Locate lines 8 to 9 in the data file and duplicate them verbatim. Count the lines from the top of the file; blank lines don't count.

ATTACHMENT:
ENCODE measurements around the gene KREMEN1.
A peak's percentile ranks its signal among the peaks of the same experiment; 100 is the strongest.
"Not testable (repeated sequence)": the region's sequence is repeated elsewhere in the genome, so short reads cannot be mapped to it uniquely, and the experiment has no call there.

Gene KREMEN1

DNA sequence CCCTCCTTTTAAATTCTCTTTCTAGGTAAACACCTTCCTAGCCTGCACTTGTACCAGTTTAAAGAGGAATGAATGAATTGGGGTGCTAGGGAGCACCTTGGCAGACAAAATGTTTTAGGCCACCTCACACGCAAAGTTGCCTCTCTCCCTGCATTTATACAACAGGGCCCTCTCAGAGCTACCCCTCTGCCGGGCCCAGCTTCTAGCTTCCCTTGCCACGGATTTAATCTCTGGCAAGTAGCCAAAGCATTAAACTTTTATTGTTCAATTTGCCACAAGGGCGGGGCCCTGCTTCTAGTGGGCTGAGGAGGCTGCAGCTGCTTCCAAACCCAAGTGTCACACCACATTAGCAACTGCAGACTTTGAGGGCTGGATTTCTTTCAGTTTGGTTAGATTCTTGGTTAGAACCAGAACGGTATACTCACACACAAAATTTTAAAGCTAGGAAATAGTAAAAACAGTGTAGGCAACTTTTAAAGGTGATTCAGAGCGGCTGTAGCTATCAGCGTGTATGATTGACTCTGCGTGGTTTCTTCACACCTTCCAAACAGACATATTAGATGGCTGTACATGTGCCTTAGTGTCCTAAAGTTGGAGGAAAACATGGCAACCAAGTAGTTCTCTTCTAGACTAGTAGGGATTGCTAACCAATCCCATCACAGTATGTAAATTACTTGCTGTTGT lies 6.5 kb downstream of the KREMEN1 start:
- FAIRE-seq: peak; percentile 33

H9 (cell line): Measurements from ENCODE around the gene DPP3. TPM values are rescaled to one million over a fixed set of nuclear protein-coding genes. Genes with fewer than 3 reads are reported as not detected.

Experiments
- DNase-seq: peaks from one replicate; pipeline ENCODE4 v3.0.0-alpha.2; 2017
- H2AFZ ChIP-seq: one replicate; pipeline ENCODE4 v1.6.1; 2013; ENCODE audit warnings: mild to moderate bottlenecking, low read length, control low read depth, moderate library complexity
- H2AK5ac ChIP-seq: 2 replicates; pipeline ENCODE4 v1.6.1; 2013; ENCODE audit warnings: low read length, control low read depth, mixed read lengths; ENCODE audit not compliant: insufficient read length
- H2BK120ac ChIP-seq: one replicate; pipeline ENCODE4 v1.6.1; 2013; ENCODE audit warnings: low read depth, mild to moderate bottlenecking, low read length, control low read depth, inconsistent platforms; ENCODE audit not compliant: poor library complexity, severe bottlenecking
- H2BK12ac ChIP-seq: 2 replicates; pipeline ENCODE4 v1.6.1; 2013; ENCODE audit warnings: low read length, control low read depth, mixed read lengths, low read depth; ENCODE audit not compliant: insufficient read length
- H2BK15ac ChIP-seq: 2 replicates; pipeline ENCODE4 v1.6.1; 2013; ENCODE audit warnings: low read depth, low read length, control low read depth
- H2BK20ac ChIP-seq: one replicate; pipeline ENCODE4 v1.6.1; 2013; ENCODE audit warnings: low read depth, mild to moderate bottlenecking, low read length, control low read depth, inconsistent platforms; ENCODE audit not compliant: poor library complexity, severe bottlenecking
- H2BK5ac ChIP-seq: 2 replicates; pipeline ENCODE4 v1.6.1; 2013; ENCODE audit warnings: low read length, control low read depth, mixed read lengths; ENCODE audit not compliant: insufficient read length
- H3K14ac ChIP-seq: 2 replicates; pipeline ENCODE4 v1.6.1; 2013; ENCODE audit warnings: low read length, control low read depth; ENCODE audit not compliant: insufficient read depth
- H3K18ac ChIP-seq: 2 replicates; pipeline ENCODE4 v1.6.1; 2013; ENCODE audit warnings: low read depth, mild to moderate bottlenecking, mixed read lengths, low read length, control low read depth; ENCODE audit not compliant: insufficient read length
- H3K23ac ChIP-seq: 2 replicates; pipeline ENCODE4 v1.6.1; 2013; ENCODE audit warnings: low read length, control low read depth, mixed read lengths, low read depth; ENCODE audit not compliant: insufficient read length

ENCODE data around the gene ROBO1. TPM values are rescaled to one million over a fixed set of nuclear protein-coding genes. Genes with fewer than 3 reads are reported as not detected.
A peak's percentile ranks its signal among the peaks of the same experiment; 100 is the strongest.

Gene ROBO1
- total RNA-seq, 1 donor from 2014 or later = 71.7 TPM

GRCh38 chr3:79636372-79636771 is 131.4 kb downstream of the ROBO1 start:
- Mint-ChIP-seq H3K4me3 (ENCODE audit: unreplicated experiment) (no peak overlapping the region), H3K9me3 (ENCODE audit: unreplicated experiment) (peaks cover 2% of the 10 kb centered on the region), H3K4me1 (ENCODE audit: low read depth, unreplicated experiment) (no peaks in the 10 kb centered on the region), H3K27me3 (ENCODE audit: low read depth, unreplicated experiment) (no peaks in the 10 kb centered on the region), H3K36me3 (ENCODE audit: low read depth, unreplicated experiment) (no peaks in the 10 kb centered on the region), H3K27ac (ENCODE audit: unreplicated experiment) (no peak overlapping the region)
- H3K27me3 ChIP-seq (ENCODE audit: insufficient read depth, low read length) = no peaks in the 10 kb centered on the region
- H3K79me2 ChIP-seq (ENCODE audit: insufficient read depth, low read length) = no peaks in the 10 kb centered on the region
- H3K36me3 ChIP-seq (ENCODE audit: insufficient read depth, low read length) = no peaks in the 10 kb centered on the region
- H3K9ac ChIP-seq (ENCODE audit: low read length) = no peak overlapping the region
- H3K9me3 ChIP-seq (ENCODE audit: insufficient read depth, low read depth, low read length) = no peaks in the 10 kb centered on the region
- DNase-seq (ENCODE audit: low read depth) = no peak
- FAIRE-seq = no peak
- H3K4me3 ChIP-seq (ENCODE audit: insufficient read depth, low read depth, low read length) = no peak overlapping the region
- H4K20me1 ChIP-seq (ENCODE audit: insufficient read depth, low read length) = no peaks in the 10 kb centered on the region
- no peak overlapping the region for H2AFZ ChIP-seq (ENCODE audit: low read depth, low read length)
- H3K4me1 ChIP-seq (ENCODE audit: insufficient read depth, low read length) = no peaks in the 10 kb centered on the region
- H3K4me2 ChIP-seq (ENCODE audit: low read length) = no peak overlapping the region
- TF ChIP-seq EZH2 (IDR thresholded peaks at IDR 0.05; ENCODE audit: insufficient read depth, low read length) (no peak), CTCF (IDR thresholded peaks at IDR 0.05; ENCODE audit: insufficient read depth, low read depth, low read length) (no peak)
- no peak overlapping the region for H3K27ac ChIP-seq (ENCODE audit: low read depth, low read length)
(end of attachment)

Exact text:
Experiments
- DNase-seq: peaks from one replicate; pipeline ENCODE4 v3.0.0-alpha.2; 2017